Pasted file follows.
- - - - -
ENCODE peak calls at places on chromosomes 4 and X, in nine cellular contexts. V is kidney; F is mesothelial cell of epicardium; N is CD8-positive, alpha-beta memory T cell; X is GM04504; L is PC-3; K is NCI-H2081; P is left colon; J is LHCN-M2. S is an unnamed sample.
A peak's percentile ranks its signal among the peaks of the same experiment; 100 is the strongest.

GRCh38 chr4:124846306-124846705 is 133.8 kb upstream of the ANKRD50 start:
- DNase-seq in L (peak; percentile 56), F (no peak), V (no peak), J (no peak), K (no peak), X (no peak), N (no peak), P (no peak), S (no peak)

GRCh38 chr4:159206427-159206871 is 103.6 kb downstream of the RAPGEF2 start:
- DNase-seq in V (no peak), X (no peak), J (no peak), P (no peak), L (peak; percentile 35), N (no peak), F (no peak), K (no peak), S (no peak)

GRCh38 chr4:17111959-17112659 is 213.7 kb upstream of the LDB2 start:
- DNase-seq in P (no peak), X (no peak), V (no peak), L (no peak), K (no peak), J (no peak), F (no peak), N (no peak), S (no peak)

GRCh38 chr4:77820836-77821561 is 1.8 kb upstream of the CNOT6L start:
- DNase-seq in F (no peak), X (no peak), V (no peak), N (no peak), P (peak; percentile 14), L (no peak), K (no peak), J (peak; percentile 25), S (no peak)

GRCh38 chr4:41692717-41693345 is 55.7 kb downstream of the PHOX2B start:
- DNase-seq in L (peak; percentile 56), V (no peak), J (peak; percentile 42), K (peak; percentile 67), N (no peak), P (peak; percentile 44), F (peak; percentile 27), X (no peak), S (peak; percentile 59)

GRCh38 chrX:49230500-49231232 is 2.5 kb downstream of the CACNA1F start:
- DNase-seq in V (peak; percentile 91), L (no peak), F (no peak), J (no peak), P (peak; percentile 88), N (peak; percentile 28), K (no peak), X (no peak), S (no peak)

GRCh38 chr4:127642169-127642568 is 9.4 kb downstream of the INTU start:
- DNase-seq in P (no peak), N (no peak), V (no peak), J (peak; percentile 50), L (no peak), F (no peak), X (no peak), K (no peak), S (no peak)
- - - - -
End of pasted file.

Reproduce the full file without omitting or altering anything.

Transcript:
ENCODE peak calls at places on chromosomes 4 and X, in nine cellular contexts. V is kidney; F is mesothelial cell of epicardium; N is CD8-positive, alpha-beta memory T cell; X is GM04504; L is PC-3; K is NCI-H2081; P is left colon; J is LHCN-M2. S is an unnamed sample.
A peak's percentile ranks its signal among the peaks of the same experiment; 100 is the strongest.

GRCh38 chr4:124846306-124846705 is 133.8 kb upstream of the ANKRD50 start:
- DNase-seq in L (peak; percentile 56), F (no peak), V (no peak), J (no peak), K (no peak), X (no peak), N (no peak), P (no peak), S (no peak)

GRCh38 chr4:159206427-159206871 is 103.6 kb downstream of the RAPGEF2 start:
- DNase-seq in V (no peak), X (no peak), J (no peak), P (no peak), L (peak; percentile 35), N (no peak), F (no peak), K (no peak), S (no peak)

GRCh38 chr4:17111959-17112659 is 213.7 kb upstream of the LDB2 start:
- DNase-seq in P (no peak), X (no peak), V (no peak), L (no peak), K (no peak), J (no peak), F (no peak), N (no peak), S (no peak)

GRCh38 chr4:77820836-77821561 is 1.8 kb upstream of the CNOT6L start:
- DNase-seq in F (no peak), X (no peak), V (no peak), N (no peak), P (peak; percentile 14), L (no peak), K (no peak), J (peak; percentile 25), S (no peak)

GRCh38 chr4:41692717-41693345 is 55.7 kb downstream of the PHOX2B start:
- DNase-seq in L (peak; percentile 56), V (no peak), J (peak; percentile 42), K (peak; percentile 67), N (no peak), P (peak; percentile 44), F (peak; percentile 27), X (no peak), S (peak; percentile 59)

GRCh38 chrX:49230500-49231232 is 2.5 kb downstream of the CACNA1F start:
- DNase-seq in V (peak; percentile 91), L (no peak), F (no peak), J (no peak), P (peak; percentile 88), N (peak; percentile 28), K (no peak), X (no peak), S (no peak)

GRCh38 chr4:127642169-127642568 is 9.4 kb downstream of the INTU start:
- DNase-seq in P (no peak), N (no peak), V (no peak), J (peak; percentile 50), L (no peak), F (no peak), X (no peak), K (no peak), S (no peak)